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Donors need a strong charity regulator


Last week Baroness Stowell launched the Charity Commission’s new five year strategy, which places increasing trust and confidence at its heart. In an interview on the Today programme[1] Just Webb asked her whether she has to have charities on her side and ‘get on with them’. Her answer was clear, “It is my job to represent the public interest on charities, not to represent the interests of charities to the public. I’m not sure if I do have to get on with them.”

Donors will be reassured by her message. The actions of a few charities in recent years have tainted how the sector is perceived. We see this in lower than average trust figures (trust in charities fell to only 54% in the wake of the Oxfam scandal earlier this year) and an increasingly tough fundraising market. The fundamental belief that I trust you to do good with the money I give you has been shaken (certainly for any charity that isn’t your favourite charity). That is why a tough message from the Regulator can be reassuring. It reassures donors (perhaps falsely) that someone is keeping an eye on how their donations are spent. It counters the image that everything at the top of charities is too cosy and there is a revolving door between charities and government.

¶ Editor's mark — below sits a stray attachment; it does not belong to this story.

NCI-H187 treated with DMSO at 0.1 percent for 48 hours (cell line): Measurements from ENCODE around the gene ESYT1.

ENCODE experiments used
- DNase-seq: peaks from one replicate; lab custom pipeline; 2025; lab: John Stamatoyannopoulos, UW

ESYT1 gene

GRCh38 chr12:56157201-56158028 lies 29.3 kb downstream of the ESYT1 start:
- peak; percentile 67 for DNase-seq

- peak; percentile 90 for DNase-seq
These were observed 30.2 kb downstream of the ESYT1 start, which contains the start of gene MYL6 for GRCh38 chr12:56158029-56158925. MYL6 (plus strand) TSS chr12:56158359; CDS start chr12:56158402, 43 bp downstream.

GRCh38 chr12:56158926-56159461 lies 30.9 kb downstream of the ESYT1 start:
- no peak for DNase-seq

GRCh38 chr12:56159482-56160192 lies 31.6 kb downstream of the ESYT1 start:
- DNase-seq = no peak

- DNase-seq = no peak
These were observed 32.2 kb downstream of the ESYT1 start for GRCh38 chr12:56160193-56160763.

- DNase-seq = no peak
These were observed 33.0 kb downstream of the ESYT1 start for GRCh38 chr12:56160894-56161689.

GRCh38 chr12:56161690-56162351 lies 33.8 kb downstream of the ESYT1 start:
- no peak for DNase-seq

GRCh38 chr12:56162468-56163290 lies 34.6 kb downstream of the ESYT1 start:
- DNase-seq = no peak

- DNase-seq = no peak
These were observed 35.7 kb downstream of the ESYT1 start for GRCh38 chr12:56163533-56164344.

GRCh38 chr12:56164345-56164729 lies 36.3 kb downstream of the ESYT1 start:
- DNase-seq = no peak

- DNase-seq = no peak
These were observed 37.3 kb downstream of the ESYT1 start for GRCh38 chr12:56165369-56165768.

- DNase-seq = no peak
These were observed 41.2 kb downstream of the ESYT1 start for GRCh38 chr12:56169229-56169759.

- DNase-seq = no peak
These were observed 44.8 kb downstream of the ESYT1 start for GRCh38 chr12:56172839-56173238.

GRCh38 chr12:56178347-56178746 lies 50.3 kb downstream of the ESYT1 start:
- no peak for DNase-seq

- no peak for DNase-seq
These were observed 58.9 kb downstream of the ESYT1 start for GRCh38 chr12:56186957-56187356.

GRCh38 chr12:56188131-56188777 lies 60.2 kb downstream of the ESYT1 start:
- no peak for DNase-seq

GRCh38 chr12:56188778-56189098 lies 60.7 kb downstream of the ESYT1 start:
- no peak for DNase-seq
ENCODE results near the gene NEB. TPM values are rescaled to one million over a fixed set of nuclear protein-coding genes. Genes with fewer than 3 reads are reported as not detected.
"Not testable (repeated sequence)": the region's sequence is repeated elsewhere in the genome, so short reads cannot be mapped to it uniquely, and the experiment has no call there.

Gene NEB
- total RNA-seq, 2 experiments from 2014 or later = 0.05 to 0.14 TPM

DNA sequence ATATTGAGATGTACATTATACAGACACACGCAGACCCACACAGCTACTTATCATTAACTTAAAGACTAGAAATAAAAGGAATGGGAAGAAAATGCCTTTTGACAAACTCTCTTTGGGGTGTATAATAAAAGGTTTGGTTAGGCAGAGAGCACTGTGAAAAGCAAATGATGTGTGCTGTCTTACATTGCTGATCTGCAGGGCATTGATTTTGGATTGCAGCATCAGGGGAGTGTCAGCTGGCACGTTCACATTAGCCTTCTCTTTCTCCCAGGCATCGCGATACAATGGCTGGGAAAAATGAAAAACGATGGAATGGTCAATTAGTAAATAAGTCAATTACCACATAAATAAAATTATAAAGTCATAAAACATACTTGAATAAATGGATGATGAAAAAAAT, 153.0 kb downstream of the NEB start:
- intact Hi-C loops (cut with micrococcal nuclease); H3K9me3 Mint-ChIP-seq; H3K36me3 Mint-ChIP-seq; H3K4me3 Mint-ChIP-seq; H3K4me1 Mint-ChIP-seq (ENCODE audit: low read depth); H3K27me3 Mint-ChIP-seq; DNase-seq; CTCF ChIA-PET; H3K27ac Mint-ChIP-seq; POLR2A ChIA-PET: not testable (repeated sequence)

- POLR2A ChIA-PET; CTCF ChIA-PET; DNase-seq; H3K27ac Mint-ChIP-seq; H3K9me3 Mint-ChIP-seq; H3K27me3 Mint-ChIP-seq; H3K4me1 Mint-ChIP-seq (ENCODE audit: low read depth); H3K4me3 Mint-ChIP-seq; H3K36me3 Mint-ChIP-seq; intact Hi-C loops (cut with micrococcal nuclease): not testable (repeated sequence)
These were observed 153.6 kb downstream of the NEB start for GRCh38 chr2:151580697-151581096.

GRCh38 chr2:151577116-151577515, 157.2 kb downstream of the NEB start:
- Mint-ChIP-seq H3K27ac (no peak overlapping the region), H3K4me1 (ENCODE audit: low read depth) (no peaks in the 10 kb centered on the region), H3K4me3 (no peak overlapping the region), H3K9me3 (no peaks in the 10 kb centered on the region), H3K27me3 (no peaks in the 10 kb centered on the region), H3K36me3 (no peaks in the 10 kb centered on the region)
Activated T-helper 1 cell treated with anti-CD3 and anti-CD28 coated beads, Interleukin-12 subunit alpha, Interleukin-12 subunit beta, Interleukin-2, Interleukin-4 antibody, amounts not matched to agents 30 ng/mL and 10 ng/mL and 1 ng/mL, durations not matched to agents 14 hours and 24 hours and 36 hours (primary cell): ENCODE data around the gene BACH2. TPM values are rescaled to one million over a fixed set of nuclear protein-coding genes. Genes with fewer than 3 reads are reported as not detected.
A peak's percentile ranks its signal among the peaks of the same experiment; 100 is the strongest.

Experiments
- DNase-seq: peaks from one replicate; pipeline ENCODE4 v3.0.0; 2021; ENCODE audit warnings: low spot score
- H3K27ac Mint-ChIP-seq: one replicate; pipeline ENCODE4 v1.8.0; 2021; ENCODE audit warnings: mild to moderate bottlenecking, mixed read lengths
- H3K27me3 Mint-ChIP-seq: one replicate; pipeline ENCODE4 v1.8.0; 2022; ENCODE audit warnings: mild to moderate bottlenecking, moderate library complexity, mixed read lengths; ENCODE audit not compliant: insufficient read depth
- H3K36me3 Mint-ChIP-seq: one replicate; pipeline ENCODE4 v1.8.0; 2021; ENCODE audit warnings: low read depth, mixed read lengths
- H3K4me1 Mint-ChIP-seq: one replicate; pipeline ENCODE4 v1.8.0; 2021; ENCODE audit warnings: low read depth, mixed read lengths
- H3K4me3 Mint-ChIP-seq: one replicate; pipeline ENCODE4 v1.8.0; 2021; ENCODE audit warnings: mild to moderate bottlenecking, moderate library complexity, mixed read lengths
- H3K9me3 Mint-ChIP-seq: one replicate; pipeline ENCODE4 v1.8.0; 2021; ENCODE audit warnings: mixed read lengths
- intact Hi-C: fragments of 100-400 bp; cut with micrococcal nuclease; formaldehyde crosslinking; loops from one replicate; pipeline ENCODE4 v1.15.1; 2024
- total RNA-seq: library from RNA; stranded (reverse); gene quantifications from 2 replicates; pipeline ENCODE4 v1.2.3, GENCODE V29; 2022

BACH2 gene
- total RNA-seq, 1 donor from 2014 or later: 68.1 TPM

A tough-talking Charities Regulator has been particularly well received in Ireland. Ireland has had a number of very high profile charity scandals in recent years, much to the dismay of the public. As one donor told me in a focus group in Dublin last week, “tell them to get their act together”. John Farrelly, the Regulator, has done what the Financial Regulator failed to do at the time of the financial crisis; be seen to be independent. The Financial Regulator was seen to be far too close to the banks it was meant to be overseeing, and as a result they attracted much criticism after the crash.

Of course, the reality is that the overwhelming majority of registered UK charities are law-abiding, many go above and beyond the required standards and do fantastic work. Very few will ever come onto the Regulator’s radar, for any reason, let alone a negative one. Many charities would like to hear the Regulator saying this in public. Fewer messages like ‘charities are not living up to how the public expects them to behave’ and more ‘this country would fall apart without charities’. I certainly sympathise with this view. But for now, there is no harm in tough words. Donors need to hear them.


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